OpenAIRE

    Moorthy, Krishna; Munz, Yaron; Sarker, Sudip K; Darzi, Ara

    2003-01-01

    In the past few years, considerable developments have been made in the objective assessment of technical proficiency of surgeons. Technical skills should be assessed during training, and various methods have been developed for this purpose

  8. Portability of Technical Skills Across Occupations

    OpenAIRE

    Mukuni, Joseph Siloka

    2012-01-01

    In the literature, much has been reported about skill shortages in the labor market and many solutions have been suggested but most of them do not appear to work well for developing countries. This study investigated the place of portable technical skills as an option for addressing skill shortages, particularly in developing countries. The objective of the study was to determine whether different occupations have portable technical skills, which graduates of workforce development programs ca...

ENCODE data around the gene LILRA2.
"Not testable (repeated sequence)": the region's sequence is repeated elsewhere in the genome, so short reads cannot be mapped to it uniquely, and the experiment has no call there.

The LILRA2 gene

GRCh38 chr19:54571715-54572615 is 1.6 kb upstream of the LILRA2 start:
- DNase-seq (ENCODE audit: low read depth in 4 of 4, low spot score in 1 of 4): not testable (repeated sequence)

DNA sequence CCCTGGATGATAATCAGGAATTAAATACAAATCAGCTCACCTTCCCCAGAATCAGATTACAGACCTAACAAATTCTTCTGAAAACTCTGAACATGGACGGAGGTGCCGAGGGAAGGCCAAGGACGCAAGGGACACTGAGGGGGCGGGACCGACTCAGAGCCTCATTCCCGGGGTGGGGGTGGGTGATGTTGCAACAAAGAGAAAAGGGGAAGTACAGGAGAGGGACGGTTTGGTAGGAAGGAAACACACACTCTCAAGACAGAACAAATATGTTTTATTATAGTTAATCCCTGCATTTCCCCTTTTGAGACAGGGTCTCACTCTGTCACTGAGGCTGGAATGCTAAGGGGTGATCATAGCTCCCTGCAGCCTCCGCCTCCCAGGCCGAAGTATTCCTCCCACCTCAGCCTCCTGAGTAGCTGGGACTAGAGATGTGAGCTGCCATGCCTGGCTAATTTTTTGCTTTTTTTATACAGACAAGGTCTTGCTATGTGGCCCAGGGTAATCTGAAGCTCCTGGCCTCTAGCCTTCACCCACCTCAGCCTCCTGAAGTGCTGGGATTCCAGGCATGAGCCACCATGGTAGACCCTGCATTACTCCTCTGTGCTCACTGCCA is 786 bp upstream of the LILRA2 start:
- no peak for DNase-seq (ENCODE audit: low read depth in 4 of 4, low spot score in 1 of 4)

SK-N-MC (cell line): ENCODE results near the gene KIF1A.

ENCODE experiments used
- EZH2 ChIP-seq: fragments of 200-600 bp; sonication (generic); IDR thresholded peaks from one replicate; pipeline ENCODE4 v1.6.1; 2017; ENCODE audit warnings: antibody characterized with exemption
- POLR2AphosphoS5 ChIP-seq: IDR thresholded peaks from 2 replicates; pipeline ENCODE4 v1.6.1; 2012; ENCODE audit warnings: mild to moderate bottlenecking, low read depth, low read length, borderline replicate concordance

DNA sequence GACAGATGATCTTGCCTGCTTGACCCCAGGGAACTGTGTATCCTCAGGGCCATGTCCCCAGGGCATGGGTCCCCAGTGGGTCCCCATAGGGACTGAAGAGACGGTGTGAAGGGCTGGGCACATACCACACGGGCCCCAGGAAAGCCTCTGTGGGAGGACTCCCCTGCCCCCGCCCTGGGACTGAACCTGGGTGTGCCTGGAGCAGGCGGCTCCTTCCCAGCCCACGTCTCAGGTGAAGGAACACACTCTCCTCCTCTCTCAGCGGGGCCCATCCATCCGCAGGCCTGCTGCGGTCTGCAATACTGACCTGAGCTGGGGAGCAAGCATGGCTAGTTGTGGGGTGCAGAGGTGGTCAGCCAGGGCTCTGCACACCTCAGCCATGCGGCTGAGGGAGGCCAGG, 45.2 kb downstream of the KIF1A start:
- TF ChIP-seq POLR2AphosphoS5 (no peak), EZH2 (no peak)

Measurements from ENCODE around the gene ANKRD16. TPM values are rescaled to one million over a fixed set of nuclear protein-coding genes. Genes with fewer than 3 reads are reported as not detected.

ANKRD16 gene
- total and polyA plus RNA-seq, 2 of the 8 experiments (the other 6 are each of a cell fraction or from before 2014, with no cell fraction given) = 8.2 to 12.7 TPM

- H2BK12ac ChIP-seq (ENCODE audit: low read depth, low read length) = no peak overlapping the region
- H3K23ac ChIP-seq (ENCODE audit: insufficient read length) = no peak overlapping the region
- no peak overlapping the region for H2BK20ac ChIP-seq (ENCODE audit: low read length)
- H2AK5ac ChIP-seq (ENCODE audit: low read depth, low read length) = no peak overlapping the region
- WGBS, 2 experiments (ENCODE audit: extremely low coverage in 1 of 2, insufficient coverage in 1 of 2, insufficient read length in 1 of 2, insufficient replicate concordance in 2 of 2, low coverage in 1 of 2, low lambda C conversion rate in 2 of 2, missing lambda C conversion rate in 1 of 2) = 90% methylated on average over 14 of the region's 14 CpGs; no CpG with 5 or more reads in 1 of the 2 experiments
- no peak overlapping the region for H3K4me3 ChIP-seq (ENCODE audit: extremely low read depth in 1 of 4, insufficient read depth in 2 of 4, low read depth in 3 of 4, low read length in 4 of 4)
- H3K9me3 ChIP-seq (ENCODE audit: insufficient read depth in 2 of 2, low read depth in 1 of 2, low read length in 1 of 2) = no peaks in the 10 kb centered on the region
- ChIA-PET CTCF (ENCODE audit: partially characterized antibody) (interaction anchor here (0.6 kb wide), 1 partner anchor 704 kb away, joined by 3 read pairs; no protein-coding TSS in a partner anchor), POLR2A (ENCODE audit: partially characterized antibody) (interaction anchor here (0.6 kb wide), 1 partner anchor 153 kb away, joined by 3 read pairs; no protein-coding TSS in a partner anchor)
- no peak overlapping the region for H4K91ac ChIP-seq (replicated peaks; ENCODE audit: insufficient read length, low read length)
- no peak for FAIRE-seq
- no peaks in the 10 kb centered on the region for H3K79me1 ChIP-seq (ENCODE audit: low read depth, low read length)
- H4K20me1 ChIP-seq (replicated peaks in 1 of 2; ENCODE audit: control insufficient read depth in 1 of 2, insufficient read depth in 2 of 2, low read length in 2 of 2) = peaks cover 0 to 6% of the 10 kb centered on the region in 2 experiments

9. Simulation-based ureteroscopy skills training curriculum with integration of technical and non-technical skills: a randomised controlled trial.

    Science.gov (United States)

    Brunckhorst, Oliver; Shahid, Shahab; Aydin, Abdullatif; McIlhenny, Craig; Khan, Shahid; Raza, Syed Johar; Sahai, Arun; Brewin, James; Bello, Fernando; Kneebone, Roger; Khan, Muhammad Shamim; Dasgupta, Prokar; Ahmed, Kamran

    2015-09-01